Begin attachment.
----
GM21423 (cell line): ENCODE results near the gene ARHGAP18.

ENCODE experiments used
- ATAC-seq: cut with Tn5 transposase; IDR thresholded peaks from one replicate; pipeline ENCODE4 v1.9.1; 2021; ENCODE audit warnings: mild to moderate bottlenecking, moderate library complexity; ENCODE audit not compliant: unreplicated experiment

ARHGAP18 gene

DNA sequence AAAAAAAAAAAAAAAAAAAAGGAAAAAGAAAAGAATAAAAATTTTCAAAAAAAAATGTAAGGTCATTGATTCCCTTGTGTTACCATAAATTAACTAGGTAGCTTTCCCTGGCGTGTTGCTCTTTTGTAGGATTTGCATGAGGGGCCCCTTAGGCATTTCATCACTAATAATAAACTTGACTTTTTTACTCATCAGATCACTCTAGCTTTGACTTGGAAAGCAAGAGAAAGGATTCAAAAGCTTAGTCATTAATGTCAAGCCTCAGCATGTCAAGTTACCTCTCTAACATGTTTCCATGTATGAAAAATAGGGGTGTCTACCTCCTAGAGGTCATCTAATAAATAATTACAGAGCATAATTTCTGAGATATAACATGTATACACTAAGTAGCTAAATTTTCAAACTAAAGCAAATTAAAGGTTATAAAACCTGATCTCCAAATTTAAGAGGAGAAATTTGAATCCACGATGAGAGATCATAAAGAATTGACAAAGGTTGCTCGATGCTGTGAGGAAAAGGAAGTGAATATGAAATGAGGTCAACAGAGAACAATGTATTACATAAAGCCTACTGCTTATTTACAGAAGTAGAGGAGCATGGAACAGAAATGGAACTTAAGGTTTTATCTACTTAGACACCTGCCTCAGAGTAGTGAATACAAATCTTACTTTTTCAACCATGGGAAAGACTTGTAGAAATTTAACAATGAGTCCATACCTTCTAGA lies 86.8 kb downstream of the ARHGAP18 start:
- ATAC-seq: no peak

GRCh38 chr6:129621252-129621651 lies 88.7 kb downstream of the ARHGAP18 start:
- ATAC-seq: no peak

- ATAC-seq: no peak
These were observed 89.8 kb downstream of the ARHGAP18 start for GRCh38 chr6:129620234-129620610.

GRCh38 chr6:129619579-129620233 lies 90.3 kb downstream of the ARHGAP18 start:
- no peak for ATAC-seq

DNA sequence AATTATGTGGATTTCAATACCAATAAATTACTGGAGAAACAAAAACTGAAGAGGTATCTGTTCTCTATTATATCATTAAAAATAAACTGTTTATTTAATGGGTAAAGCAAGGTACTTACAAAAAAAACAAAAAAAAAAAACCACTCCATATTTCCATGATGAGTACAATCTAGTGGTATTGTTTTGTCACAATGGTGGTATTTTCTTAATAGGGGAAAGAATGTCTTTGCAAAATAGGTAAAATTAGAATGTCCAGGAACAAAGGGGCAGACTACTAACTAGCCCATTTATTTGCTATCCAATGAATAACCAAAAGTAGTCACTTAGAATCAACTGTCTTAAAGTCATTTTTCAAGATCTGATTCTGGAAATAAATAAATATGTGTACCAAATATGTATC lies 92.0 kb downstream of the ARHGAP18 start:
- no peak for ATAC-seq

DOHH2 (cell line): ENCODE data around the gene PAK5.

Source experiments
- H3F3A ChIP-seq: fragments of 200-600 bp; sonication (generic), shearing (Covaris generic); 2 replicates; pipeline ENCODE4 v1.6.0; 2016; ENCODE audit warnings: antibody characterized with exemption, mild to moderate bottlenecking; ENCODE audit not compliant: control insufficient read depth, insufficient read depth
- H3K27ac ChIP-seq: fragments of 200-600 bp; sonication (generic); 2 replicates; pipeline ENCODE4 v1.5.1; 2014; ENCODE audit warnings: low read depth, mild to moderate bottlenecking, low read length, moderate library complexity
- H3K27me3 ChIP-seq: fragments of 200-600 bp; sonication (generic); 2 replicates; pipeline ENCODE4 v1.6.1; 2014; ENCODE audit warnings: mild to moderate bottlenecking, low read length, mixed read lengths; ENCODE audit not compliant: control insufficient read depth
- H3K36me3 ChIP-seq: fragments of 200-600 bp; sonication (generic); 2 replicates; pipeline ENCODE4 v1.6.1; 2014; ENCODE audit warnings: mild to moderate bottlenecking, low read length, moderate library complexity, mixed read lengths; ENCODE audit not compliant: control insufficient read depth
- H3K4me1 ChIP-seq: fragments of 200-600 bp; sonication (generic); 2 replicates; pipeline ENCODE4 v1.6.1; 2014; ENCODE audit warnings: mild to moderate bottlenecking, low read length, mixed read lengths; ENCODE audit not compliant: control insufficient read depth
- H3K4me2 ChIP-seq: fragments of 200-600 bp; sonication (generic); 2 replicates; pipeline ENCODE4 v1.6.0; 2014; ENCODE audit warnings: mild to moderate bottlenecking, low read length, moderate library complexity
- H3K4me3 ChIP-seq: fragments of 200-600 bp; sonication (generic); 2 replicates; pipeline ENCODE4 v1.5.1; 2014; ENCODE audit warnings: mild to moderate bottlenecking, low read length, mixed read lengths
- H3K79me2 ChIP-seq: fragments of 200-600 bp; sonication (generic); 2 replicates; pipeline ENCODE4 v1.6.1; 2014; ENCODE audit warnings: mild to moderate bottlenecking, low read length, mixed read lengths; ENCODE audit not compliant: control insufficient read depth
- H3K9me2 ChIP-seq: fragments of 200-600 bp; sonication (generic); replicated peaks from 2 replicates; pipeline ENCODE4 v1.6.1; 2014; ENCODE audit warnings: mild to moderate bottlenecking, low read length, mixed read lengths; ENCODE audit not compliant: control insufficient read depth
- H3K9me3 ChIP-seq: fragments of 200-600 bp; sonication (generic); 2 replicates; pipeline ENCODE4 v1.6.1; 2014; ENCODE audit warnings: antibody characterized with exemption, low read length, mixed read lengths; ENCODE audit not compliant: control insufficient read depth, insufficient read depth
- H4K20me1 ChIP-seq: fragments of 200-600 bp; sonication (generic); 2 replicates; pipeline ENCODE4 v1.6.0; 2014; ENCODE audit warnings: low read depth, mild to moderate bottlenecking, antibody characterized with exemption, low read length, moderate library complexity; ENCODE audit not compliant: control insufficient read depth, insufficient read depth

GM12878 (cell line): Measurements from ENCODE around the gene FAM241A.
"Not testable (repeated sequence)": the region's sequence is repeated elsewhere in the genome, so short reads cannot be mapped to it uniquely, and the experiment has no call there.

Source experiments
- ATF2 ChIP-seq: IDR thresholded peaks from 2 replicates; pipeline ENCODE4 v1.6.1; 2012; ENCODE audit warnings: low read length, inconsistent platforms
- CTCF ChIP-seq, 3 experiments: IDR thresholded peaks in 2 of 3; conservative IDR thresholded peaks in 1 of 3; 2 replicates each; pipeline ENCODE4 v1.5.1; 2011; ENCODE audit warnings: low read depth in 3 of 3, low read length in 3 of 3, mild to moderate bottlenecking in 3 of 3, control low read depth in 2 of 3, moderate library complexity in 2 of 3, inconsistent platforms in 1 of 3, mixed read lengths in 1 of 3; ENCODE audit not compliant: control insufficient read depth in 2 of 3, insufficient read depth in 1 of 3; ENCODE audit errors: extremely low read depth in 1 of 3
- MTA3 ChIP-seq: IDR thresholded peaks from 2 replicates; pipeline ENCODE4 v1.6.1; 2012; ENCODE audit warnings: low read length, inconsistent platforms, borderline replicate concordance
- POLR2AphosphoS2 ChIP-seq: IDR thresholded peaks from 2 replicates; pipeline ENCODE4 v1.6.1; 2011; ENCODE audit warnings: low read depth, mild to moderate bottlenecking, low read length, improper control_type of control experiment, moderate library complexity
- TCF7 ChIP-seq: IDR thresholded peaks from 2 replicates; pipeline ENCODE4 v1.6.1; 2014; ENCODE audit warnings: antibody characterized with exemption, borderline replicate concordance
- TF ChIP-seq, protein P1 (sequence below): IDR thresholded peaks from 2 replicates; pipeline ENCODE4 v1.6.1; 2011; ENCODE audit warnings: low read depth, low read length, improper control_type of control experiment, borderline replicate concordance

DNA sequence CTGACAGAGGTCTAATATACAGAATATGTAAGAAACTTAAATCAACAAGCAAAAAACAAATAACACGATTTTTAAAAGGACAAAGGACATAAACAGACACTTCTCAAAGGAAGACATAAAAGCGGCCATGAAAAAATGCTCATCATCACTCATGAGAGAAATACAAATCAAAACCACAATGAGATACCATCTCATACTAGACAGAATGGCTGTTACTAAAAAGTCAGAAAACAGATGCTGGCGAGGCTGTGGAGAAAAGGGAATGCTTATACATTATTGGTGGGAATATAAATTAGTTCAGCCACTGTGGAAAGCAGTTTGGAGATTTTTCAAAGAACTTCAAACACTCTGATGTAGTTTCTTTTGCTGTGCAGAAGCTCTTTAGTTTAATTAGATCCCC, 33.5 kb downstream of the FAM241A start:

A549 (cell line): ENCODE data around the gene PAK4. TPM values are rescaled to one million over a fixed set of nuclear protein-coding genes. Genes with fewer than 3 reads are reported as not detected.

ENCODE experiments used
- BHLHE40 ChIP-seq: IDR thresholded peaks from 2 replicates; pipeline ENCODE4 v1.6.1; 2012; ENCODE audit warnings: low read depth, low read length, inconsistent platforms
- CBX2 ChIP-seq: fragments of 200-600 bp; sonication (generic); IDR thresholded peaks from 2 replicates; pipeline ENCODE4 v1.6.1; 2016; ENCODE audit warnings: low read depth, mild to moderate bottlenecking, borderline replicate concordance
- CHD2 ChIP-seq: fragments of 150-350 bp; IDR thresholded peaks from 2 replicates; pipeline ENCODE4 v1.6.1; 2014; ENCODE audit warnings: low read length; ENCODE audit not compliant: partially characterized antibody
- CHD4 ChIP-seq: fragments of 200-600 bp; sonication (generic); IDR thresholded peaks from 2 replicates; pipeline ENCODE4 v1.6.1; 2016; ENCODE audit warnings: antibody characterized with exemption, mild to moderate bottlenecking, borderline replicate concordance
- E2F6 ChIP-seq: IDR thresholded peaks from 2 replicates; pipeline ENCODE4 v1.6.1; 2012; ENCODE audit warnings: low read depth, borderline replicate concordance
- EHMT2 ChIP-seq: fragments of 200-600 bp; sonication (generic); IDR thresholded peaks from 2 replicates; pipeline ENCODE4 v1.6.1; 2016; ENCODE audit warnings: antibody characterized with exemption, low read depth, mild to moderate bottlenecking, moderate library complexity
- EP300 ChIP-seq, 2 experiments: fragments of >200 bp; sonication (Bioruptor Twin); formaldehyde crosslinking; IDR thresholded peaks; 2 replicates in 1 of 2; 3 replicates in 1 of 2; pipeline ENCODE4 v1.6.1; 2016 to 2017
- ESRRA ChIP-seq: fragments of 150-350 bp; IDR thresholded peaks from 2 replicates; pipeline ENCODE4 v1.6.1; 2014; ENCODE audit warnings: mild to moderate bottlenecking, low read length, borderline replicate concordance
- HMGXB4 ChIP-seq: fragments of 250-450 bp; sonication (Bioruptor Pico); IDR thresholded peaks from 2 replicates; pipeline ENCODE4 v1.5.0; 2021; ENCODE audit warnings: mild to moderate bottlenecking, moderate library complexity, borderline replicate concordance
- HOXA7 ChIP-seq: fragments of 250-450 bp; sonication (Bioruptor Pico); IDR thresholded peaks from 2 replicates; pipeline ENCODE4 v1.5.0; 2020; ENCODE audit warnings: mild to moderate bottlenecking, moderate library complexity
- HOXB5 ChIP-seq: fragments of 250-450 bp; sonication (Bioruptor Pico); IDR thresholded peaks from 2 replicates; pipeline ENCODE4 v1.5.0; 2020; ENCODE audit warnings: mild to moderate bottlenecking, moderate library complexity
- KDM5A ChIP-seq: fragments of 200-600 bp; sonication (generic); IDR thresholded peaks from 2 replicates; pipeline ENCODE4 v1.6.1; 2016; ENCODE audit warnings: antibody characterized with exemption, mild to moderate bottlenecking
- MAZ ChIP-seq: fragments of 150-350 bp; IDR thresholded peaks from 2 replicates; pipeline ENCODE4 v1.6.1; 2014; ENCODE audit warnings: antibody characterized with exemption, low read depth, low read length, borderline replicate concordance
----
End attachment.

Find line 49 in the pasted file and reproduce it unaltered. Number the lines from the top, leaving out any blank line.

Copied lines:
- HOXA7 ChIP-seq: fragments of 250-450 bp; sonication (Bioruptor Pico); IDR thresholded peaks from 2 replicates; pipeline ENCODE4 v1.5.0; 2020; ENCODE audit warnings: mild to moderate bottlenecking, moderate library complexity